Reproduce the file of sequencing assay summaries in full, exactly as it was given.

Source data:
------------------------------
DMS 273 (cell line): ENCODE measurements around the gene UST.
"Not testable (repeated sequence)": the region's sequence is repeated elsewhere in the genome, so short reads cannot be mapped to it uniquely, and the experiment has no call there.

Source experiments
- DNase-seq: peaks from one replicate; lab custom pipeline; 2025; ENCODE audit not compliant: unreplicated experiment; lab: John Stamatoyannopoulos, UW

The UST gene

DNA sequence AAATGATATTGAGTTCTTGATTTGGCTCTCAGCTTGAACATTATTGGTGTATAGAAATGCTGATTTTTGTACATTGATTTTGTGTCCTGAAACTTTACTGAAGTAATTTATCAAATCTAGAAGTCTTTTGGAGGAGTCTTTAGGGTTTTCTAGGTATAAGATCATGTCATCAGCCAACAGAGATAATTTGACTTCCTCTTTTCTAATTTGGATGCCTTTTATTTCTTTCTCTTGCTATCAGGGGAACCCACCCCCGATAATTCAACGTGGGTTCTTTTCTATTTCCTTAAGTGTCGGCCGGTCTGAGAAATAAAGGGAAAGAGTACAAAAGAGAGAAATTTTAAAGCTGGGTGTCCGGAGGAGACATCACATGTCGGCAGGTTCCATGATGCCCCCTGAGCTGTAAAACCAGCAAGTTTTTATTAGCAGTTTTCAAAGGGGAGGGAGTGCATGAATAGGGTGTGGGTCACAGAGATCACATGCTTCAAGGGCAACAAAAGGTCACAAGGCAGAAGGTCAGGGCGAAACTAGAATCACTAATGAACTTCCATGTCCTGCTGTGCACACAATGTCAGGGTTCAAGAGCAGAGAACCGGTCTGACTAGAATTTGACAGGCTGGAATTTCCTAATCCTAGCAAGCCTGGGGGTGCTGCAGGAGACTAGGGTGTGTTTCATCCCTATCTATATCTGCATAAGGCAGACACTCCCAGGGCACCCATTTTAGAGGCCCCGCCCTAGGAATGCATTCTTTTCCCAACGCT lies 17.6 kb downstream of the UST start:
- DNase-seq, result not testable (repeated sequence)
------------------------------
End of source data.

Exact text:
DMS 273 (cell line): ENCODE measurements around the gene UST.
"Not testable (repeated sequence)": the region's sequence is repeated elsewhere in the genome, so short reads cannot be mapped to it uniquely, and the experiment has no call there.

Source experiments
- DNase-seq: peaks from one replicate; lab custom pipeline; 2025; ENCODE audit not compliant: unreplicated experiment; lab: John Stamatoyannopoulos, UW

The UST gene

DNA sequence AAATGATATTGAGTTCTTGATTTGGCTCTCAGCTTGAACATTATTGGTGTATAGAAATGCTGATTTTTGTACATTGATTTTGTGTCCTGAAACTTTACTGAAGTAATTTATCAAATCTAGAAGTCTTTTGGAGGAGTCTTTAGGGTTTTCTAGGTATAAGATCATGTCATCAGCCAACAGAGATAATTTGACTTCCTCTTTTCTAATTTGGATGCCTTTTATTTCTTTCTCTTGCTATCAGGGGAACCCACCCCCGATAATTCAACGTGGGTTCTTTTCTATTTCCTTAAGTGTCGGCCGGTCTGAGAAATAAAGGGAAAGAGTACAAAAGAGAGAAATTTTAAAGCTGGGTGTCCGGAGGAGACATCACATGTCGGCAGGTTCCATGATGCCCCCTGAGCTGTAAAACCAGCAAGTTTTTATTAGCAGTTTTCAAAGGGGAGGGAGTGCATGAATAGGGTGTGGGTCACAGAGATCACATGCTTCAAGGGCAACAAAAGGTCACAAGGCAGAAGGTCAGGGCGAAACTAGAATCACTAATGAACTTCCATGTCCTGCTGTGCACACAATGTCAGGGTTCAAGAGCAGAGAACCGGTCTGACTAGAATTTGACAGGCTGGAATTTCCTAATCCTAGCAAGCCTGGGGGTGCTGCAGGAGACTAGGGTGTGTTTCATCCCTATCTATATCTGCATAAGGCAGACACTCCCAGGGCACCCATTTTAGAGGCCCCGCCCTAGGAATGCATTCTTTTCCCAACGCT lies 17.6 kb downstream of the UST start:
- DNase-seq, result not testable (repeated sequence)